House Science, Space, and Technology Committee

Congress is on the cusp of approving historic legislation that would provide more than $50 billion to the semiconductor sector and lay out ambitious expansion plans for a set of federal science agencies.

Russia’s invasion of Ukraine has brought new urgency to the Department of Energy’s efforts to expand U.S. production capacity for critical isotopes, some of which are solely sourced from Russia or rely on precursor materials from the country.

At a House Science Committee hearing last week, Electron-Ion Collider Project Director Jim Yeck reported that without a higher budget he anticipates personnel crucial to the project will need to be laid off. Meanwhile, Fermilab Director Lia Merminga said that the flagship neutrino project LBNF/DUNE is progressing smoothly following a period of cost growth and schedule delays.

Democratic leaders are narrowing their ambitions for Congress’ bipartisan innovation policy bill in a push to finish it in July, but many questions remain about what the final product will look like.

The House Science Committee is pressing the Biden administration to seek significantly higher budgets for the Department of Energy Office of Science, arguing in particular that funding levels requested for science facility construction projects would cause them to fall behind schedule and incur additional costs.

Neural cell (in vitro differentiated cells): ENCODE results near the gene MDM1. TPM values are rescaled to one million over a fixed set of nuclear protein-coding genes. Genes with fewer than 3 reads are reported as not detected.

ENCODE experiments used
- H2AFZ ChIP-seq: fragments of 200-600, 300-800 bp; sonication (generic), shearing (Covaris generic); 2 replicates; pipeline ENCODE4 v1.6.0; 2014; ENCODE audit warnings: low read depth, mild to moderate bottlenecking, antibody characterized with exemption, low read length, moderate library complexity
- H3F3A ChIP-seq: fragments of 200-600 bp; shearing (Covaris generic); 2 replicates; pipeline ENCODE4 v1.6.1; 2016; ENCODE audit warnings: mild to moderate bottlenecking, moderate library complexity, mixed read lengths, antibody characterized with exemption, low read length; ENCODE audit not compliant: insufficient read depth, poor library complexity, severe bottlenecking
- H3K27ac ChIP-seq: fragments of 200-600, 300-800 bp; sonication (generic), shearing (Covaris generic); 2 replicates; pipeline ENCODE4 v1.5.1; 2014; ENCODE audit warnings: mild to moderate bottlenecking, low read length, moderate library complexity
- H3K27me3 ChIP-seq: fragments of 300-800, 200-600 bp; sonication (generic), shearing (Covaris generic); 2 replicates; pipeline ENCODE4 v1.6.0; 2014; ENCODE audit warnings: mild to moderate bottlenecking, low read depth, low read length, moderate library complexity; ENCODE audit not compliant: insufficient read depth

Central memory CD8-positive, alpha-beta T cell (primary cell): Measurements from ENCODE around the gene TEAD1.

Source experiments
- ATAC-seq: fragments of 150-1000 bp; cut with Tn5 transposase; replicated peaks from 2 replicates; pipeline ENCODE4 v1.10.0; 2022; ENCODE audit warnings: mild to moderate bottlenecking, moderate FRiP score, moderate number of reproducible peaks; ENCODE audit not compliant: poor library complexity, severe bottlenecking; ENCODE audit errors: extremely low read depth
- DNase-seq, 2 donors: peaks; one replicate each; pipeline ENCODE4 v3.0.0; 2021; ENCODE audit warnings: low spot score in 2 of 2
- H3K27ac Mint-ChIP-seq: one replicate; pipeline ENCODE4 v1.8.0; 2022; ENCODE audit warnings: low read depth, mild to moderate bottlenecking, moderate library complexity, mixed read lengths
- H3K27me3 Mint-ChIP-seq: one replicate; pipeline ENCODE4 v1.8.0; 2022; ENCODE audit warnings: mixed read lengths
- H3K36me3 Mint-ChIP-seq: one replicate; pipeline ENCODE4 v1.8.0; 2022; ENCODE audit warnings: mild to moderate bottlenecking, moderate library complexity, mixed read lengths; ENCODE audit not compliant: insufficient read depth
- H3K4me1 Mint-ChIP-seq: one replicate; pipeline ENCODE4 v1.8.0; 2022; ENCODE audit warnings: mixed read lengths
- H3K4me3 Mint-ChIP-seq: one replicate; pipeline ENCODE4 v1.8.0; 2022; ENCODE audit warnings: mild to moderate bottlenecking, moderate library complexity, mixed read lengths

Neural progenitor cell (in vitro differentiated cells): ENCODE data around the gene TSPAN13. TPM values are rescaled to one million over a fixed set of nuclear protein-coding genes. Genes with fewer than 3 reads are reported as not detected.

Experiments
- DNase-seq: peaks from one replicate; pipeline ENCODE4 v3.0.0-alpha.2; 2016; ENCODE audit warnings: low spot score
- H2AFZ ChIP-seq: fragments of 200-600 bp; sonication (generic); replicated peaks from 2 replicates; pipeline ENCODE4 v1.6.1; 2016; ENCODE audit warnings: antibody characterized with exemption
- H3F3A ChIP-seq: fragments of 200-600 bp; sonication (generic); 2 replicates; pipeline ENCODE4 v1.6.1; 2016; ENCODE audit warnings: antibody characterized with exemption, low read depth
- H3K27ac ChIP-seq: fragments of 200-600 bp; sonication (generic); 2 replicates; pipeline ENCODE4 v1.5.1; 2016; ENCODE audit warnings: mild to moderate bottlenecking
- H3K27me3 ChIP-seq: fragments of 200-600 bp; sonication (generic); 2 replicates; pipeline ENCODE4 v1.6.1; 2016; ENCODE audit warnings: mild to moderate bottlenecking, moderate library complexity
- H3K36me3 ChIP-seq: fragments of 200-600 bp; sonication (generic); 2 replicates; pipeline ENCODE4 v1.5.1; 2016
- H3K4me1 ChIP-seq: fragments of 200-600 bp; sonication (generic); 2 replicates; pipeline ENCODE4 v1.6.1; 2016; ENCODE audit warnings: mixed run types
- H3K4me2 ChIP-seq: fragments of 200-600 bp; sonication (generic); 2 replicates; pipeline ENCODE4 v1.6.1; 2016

Congress followed the Biden administration's lead in delivering a moderate budget increase to the Department of Energy's Office of Science in the current fiscal year, but some lawmakers believe the office needs much more money than is being asked for to advance facilities projects and core research programs.

At a House Science Committee hearing last week, lawmakers and witnesses pushed back against proposals to try to block rival countries from influencing international standards, and instead advocated for strengthening the industry-led approach the U.S. has traditionally relied on.

The House Science Committee has held two hearings thus far examining semiconductor industry needs as Congress considers pumping billions of dollars into domestic semiconductor R&D and manufacturing.

The House passed the America COMPETES Act of 2022 today on a nearly party-line vote that foreshadows challenges the House and Senate may face in crafting a compromise bill capable of passing both chambers.

The House has revealed its response to the landmark innovation policy package the Senate passed last year, a major step toward negotiating a compromise version. However, there are a host of thorny policy disagreements yet to be resolved.